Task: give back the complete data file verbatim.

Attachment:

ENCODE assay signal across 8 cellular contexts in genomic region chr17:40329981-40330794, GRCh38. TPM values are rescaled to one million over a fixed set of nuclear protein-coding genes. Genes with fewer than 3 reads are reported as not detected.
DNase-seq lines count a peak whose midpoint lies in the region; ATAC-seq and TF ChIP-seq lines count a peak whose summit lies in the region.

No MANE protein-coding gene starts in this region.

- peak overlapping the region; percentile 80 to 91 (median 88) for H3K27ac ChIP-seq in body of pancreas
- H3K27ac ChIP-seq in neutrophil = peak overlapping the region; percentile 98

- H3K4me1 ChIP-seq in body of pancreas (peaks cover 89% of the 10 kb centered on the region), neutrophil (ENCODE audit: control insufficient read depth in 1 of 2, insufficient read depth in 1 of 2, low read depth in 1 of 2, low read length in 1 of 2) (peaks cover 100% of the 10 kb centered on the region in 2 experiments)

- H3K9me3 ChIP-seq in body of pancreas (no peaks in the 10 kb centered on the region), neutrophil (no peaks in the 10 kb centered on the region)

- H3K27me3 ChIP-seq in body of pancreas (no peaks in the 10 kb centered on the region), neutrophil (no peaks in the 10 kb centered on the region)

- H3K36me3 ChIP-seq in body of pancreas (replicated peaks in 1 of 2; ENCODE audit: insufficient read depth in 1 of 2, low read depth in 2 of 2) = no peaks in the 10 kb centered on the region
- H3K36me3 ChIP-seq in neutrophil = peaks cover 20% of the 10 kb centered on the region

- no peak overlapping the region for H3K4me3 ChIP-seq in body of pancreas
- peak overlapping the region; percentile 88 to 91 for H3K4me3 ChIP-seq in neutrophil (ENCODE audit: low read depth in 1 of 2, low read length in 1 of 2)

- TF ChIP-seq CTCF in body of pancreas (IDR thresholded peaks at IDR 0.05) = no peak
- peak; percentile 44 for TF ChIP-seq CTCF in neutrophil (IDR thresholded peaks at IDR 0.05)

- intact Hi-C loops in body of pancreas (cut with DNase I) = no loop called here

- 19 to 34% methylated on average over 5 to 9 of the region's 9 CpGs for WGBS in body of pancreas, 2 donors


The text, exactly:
ENCODE assay signal across 8 cellular contexts in genomic region chr17:40329981-40330794, GRCh38. TPM values are rescaled to one million over a fixed set of nuclear protein-coding genes. Genes with fewer than 3 reads are reported as not detected.
DNase-seq lines count a peak whose midpoint lies in the region; ATAC-seq and TF ChIP-seq lines count a peak whose summit lies in the region.

No MANE protein-coding gene starts in this region.

- peak overlapping the region; percentile 80 to 91 (median 88) for H3K27ac ChIP-seq in body of pancreas
- H3K27ac ChIP-seq in neutrophil = peak overlapping the region; percentile 98

- H3K4me1 ChIP-seq in body of pancreas (peaks cover 89% of the 10 kb centered on the region), neutrophil (ENCODE audit: control insufficient read depth in 1 of 2, insufficient read depth in 1 of 2, low read depth in 1 of 2, low read length in 1 of 2) (peaks cover 100% of the 10 kb centered on the region in 2 experiments)

- H3K9me3 ChIP-seq in body of pancreas (no peaks in the 10 kb centered on the region), neutrophil (no peaks in the 10 kb centered on the region)

- H3K27me3 ChIP-seq in body of pancreas (no peaks in the 10 kb centered on the region), neutrophil (no peaks in the 10 kb centered on the region)

- H3K36me3 ChIP-seq in body of pancreas (replicated peaks in 1 of 2; ENCODE audit: insufficient read depth in 1 of 2, low read depth in 2 of 2) = no peaks in the 10 kb centered on the region
- H3K36me3 ChIP-seq in neutrophil = peaks cover 20% of the 10 kb centered on the region

- no peak overlapping the region for H3K4me3 ChIP-seq in body of pancreas
- peak overlapping the region; percentile 88 to 91 for H3K4me3 ChIP-seq in neutrophil (ENCODE audit: low read depth in 1 of 2, low read length in 1 of 2)

- TF ChIP-seq CTCF in body of pancreas (IDR thresholded peaks at IDR 0.05) = no peak
- peak; percentile 44 for TF ChIP-seq CTCF in neutrophil (IDR thresholded peaks at IDR 0.05)

- intact Hi-C loops in body of pancreas (cut with DNase I) = no loop called here

- 19 to 34% methylated on average over 5 to 9 of the region's 9 CpGs for WGBS in body of pancreas, 2 donors